The Presidential Elections of Trump and Bolsonaro, Whiteness, and the Nation is a sociological analysis of the similarities between the elections of Donald Trump and Jair Bolsonaro, based on biographies, academic sources, newspaper, television, and reports published in the United States and Brazil between 2014 and 2021.
Vânia Penha-Lopes is professor of sociology at Bloomfield College and co-chair of the Brazil Seminar at Columbia University.
Table of Contents
Introduction: Race, the Media, and the Far Right in the United States and Brazil
Chapter 1: Whiteness and the Idea of Nation in the United States
Chapter 2: Whiteness and the Idea of Nation in Brazil
Chapter 3: “Make America Great Again”: Donald Trump’s Presidential Campaign
Chapter 4: Donald Trump’s Presidential Victory
Chapter 5: “Make Brazil Great Again”: Jair Bolsonaro’s Presidential Campaign
Chapter 6: “Brazil above All and God Above Everything”: Jair Bolsonaro’s Presidential Victory
Conclusion: Mr. Bolsonaro Goes to Washington
Using extensive media and online accounts as well as secondary academic sources, Penha-Lopes fortifies the frequent media observations of similarities between former US President Donald Trump and Brazilian President Jair Bolsonaro, nicknamed “Trump of the tropics,” with sound analytic and empirical grounding…. With its highly readable description of two traumatic presidential elections won by outlandish and disruptive leaders, this comparison serves well as an informative, thought-provoking entrée into the contemporary challenge of rising authoritarianism.Recommended. General readers through faculty.
"Vânia Penha-Lopes has performed a service for all of us. Viewed in isolation, Donald Trump and Jair Bolsonaro could appear to be entirely idiosyncratic. Each is a larger-than-life figure with a unique persona, bordering on the cartoonish. Neither is readily intelligible outside his own distinctive context. Yet, as Penha-Lopes shows with nuance and sociological flair, Trump and Bolsonaro are, in fact, representative figures. Beneath the trademarked recklessness of their far-right personas is a long, reptilian history of White supremacism, of which they are the latest incarnations. What does White supremacism look like in extremis, when it has been fiercely challenged? Look no farther than Donald Trump and Jair Bolsonaro -- and the parallel constituencies and histories they reflect, which Vânia Penha-Lopes brings to vivid life."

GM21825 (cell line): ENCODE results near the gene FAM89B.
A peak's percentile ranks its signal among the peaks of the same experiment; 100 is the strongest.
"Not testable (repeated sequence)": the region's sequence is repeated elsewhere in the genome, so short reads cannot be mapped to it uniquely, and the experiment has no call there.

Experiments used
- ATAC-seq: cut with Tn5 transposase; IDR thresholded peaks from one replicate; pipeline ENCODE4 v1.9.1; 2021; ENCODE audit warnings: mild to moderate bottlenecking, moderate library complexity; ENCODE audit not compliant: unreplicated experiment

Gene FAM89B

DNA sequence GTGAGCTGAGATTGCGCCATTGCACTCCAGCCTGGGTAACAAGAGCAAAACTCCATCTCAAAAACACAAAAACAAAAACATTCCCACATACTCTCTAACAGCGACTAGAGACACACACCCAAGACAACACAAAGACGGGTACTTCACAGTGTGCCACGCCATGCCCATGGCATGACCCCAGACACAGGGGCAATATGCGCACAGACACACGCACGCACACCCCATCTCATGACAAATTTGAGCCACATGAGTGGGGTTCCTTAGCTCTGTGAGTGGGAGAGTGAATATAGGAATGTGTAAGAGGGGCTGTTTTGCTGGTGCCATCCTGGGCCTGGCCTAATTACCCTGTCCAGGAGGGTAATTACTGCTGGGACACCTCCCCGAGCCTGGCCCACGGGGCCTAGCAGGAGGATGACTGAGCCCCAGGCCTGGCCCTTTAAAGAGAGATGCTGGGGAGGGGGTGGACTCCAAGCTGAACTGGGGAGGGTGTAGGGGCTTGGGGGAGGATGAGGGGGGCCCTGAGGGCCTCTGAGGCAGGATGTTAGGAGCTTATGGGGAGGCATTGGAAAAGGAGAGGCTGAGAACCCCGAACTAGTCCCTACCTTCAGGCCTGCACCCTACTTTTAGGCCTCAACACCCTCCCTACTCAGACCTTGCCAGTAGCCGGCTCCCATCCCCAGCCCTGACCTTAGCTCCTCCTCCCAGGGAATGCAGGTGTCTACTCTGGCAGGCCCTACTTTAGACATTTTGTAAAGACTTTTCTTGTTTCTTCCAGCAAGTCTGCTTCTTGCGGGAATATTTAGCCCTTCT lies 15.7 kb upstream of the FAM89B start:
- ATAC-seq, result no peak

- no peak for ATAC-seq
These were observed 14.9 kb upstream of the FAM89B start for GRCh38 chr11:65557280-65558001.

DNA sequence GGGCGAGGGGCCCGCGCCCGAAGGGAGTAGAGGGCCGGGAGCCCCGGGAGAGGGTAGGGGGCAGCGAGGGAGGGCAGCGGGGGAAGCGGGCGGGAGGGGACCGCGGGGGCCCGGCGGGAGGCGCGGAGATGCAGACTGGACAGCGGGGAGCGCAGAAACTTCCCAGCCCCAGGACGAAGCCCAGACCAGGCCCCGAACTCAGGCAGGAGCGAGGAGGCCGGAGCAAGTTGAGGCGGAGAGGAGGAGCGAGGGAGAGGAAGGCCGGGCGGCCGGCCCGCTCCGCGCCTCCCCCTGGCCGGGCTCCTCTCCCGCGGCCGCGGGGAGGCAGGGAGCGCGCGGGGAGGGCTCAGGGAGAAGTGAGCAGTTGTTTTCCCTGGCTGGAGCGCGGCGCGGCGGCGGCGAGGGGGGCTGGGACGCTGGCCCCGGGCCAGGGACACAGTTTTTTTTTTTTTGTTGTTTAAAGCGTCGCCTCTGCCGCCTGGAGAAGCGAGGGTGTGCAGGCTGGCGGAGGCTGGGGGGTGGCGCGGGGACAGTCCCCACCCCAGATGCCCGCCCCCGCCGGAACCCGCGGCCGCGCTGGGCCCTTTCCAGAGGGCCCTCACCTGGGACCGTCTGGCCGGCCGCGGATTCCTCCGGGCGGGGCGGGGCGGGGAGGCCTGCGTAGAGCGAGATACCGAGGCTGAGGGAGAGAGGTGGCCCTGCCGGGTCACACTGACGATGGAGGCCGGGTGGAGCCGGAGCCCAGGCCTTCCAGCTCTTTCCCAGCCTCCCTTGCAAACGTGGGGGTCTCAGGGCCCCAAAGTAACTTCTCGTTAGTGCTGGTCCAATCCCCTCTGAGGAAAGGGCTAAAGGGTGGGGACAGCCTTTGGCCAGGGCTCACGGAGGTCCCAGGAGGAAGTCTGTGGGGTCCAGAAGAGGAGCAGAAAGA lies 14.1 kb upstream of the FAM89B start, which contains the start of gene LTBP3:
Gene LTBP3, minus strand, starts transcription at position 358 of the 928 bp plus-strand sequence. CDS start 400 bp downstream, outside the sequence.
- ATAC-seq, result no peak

The United States exports over two trillion dollars' worth of goods and services each year, from food, oil and cars to franchises like Harry Potter, James Bond and Marvel. But we now have an export that reflects a unique moment in American history; Trumpism. This political philosophy is a mixture of White nationalism, jingoism, xenophobia, and a distaste for the rule of law and democratic institutions. The newest importer of this style of Trumpism governance is Brazil’s now President Jair Messias Bolsonaro. Positioning himself as an anti-establishment candidate who would “Make Brazil Great Again” (where did you hear that first?) Bolsonaro stole Trump’s play book and road on to become president of Brazil. Professor Penha-Lopes The Presidential Elections of Trump and Bolsonaro, Whiteness, and the Nation is a perfectly timed, smart and accessible treatise on the social and economic conditions on how these autocrats came to power, the role of White nationalism in both campaigns, the damage they have inflicted each countries’ democratic institutions and their collective failure to manage the COVID pandemic. This book should be required reading for anyone who is interested in politics, race relations, the rise of White nationalism and the ways that autocrats can rise to power by fashioning themselves as populist outsiders.
Race relations in Brazil and the United States have been premised on White supremacy. Yet, Brazil’s racial democracy ideology historically helped gloss over this fact given the somewhat more veiled racial discrimination in Brazil compared to the more explicit White supremacism that underpinned legalized segregation in the United States. The elections of Donald Trump and Jair Bolsonaro are game changers in that regard. Trump has brought about a resurgence in White supremacy long thought to have vanished in the US with the formal dismantling of segregation and implementation of civil rights and other initiatives in the latter half of the twentieth century. Jair Bolsonaro has brought White supremacy out in the open and sought a return to the racial democracy ideology in a way not seen in Brazil since the military dictatorship in the 1960s after the subsequent return to democratic rule as well as initiatives to address the very real racial inequality that exist in Brazil. This book provides a masterful comparative analysis of these fateful and not surprisingly intertwined developments, including their implications for race relations and antiracist organizing, by extension, in both countries.
10/26/22, Choice Reviews: This book was featured in a roundup of the best titles for two-year colleges.